With all this data being collected, it becomes more important to define who is the custodian/owner of that data and controls how it is used, stored, secured and made available. That’s where data governance comes in. IT pros with this tech skill will help create and implement policy and processes and ensure compliance regarding the many different sources of data. Different companies will have different needs depending on their size and industry, but in general the more compliance and regulations needs you have the more critical this becomes.

HBase Skills

Continued demand for HBase talent is driven by the adoption of big data and is generally used for real-time read/write access to large datasets. Gains for this much-desired skill has increased more than 36 percent over the last 12 months and are projected to continue.

Information Management Skills

Information management skills entail using technology to collect, process, coordinate and disseminate information. The bottom-line is furthering strategic objectives and goals through the creation of and effective use of information from varying sources. According to the University of Toronto, information management consists of six closely related activities.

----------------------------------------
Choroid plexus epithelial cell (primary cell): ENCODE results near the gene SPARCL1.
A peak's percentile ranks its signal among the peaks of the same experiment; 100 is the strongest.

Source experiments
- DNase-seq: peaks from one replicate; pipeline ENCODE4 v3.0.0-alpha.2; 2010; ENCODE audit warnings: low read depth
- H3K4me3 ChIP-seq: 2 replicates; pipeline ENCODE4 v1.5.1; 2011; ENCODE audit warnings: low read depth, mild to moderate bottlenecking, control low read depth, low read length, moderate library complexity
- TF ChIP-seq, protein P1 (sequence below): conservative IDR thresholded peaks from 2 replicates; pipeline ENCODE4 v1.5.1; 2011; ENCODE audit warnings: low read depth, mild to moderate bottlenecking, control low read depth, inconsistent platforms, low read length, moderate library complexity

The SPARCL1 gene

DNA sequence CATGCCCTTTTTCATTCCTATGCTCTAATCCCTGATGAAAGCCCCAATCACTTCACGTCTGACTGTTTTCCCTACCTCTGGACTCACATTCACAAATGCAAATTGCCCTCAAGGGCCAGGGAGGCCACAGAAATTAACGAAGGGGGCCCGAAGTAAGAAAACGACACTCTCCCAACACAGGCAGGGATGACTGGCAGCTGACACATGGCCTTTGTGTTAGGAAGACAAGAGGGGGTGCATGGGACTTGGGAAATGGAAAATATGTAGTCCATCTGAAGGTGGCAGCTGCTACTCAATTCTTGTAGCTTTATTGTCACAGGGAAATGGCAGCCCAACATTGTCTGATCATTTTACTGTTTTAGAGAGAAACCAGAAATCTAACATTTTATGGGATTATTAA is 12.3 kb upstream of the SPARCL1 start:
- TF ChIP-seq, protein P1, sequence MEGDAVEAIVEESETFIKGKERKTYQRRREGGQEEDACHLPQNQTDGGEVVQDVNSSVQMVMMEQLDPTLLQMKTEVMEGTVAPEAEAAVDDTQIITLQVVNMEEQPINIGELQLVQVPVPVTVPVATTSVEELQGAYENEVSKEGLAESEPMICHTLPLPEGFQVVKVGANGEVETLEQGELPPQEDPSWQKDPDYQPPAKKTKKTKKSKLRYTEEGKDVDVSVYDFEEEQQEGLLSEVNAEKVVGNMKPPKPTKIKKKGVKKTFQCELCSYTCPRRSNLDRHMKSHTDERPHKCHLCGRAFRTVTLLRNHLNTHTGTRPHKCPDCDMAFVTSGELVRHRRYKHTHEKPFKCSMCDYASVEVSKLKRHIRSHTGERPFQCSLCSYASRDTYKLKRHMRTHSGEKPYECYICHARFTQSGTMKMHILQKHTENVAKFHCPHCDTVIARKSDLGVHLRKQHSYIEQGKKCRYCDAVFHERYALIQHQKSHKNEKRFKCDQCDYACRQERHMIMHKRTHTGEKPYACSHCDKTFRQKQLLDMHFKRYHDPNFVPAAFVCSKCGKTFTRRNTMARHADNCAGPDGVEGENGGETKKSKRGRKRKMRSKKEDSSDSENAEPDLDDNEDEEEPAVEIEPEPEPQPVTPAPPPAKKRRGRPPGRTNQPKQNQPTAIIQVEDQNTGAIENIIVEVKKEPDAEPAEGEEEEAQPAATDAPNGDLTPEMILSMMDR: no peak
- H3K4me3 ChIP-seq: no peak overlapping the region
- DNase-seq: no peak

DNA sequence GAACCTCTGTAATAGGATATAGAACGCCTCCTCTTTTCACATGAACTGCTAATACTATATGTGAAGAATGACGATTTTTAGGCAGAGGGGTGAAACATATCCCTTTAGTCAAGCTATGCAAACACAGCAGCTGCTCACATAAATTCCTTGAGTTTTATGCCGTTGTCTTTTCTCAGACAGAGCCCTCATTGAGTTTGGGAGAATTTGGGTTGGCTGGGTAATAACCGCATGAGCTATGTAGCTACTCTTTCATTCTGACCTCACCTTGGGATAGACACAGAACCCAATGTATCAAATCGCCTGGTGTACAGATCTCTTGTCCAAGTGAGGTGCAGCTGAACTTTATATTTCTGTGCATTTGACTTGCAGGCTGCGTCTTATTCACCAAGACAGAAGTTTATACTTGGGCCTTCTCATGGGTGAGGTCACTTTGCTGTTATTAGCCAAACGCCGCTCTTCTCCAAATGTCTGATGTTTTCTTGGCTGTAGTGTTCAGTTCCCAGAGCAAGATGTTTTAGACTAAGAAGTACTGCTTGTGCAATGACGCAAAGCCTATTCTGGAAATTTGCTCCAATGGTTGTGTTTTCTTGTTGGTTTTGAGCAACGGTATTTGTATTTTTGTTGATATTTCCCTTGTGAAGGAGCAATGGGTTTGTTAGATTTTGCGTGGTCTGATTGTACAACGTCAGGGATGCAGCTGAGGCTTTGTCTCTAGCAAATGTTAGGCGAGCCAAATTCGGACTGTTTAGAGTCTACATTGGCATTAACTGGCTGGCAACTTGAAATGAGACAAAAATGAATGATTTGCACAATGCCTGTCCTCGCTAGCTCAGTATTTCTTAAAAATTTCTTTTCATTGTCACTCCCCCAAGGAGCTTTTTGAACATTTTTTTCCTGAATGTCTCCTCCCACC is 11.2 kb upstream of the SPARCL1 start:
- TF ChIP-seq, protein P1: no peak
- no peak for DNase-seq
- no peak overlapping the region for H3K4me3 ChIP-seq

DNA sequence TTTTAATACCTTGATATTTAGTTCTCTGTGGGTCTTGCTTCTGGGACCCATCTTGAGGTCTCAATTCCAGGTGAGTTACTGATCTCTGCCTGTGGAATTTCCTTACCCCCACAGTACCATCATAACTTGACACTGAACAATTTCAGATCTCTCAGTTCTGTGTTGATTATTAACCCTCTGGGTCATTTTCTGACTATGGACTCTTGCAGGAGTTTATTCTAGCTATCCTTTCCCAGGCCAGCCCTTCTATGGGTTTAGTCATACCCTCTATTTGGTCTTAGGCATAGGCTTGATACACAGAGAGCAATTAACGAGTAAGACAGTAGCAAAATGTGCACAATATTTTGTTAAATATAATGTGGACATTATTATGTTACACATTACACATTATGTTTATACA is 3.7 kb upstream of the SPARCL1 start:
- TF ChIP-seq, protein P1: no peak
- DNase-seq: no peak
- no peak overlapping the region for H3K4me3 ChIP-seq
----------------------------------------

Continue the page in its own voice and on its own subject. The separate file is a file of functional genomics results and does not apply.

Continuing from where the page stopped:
• Identification of information needs
  • Acquisition and creation of information
  • Analysis and interpretation of information
  • Organization and storage of information
  • Information access and dissemination
  • Information use

Mobile Applications Development Skills

Mobile development has been one of the hottest growth areas inside of IT for a while and it’s not slowing down. Having the right skills in this area means you can write your own ticket.

David Foote of Foote Partners says that up to this point companies have perhaps been taking people already in the organization — maybe a Java programmer and paying them a premium, but not necessarily giving them the title mobile application developer. “We’ve had enough interest from our customers asking us if we have information on these jobs that we think it’s starting to become a legitimate job title,” says Foote.

Some other IT job titles getting used most recently according to Foote, senior software engineer mobile front-end and senior software engineer mobile back-end, mobile evangelists, mobile analytics and a number of engineer titles associated with mobile.

Mobile Security Skills